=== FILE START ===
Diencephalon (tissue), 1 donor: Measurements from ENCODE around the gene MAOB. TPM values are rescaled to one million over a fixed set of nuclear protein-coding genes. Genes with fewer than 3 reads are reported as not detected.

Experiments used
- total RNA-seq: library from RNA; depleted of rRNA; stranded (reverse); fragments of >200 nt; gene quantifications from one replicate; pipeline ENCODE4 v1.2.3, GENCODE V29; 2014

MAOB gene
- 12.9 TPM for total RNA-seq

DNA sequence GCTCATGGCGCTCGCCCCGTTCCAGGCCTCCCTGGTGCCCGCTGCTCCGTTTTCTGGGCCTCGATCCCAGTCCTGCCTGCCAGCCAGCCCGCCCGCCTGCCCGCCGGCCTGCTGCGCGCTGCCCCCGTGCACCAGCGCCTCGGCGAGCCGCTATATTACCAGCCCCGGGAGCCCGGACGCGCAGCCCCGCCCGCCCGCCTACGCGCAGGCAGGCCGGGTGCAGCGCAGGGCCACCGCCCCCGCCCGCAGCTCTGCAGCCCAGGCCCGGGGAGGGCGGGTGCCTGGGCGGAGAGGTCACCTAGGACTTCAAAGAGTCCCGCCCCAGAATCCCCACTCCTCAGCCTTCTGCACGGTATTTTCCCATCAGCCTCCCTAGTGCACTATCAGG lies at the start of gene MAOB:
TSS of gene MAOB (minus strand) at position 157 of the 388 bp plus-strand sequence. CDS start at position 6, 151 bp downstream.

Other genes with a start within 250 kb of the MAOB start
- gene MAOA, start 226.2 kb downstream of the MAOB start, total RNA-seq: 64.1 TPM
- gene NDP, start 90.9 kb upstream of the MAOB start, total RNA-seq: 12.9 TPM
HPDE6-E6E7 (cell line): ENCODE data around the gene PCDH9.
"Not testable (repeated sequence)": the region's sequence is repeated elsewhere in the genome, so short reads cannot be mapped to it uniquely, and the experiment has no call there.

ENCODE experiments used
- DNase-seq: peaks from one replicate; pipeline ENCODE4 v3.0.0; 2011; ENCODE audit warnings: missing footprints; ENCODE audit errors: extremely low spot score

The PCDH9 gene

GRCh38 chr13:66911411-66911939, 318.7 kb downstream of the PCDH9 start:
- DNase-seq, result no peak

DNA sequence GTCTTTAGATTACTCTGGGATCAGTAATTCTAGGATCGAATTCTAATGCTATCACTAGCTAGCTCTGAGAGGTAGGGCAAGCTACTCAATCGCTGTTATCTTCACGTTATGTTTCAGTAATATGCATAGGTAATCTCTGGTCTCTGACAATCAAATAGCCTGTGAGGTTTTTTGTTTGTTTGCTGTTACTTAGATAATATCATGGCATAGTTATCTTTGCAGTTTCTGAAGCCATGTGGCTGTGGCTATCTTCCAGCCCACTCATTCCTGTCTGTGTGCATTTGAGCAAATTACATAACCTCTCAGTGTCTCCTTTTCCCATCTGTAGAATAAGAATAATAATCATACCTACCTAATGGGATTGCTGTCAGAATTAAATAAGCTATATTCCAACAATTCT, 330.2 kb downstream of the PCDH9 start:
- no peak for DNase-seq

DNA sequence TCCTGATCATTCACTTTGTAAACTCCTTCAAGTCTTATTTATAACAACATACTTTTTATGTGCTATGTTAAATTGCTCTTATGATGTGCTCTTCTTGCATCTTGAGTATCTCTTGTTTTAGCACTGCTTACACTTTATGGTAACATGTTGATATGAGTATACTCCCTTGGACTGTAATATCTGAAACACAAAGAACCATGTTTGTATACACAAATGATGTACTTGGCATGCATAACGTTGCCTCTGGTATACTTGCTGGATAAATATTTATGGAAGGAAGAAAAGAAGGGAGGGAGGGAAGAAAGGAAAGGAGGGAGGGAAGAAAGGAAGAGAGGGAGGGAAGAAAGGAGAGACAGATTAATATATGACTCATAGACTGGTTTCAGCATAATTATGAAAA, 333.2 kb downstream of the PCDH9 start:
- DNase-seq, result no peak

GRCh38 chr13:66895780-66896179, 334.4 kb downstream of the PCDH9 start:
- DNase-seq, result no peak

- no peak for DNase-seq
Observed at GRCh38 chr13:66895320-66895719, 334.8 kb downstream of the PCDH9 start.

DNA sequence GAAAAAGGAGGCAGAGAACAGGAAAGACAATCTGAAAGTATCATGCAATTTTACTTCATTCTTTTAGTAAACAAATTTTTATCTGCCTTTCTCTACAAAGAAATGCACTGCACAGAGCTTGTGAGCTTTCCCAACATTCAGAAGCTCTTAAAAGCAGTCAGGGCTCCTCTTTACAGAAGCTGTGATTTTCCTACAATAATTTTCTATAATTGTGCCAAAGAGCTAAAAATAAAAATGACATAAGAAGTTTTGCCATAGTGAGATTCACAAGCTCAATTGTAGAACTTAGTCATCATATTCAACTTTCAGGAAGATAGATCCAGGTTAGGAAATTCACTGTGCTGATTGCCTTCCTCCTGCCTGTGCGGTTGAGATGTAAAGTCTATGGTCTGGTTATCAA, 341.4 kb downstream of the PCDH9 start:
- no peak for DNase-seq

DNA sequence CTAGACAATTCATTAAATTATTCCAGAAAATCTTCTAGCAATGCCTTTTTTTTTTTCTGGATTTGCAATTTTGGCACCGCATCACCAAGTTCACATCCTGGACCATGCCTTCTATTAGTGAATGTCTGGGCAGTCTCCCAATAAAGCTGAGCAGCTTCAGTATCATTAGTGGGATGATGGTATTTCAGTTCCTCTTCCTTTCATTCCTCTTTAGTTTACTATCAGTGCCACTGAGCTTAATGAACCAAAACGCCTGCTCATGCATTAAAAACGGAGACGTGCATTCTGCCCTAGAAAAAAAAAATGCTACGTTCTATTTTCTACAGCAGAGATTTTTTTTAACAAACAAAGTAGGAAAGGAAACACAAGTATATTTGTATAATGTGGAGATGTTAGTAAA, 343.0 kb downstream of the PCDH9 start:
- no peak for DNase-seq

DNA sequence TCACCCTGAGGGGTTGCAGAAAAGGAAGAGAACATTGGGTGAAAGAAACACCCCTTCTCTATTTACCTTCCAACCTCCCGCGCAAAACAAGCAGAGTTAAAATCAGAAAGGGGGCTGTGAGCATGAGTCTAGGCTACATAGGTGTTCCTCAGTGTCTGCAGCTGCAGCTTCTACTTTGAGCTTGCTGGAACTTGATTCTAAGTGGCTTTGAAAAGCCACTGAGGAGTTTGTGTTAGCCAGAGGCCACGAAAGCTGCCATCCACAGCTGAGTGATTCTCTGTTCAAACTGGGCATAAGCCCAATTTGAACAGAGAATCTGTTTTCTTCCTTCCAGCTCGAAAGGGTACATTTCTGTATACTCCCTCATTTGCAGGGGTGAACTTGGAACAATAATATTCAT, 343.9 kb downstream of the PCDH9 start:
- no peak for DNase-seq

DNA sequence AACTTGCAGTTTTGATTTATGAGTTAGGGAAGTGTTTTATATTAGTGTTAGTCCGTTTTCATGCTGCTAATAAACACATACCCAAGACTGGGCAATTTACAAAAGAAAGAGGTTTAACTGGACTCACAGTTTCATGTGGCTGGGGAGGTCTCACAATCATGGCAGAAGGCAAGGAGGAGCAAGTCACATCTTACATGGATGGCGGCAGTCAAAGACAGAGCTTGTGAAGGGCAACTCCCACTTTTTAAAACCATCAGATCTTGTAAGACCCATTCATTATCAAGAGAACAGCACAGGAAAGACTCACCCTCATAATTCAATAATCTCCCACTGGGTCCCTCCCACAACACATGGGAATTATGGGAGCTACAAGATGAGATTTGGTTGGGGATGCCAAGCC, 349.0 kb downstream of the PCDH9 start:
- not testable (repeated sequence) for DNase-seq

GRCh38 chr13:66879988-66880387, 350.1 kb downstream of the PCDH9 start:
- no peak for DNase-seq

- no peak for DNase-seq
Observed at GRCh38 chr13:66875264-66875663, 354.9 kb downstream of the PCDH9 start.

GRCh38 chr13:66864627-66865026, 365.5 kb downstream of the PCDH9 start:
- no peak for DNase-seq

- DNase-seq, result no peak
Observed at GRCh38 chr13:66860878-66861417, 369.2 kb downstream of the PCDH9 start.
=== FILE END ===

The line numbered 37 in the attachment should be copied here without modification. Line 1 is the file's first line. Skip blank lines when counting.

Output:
Observed at GRCh38 chr13:66875264-66875663, 354.9 kb downstream of the PCDH9 start.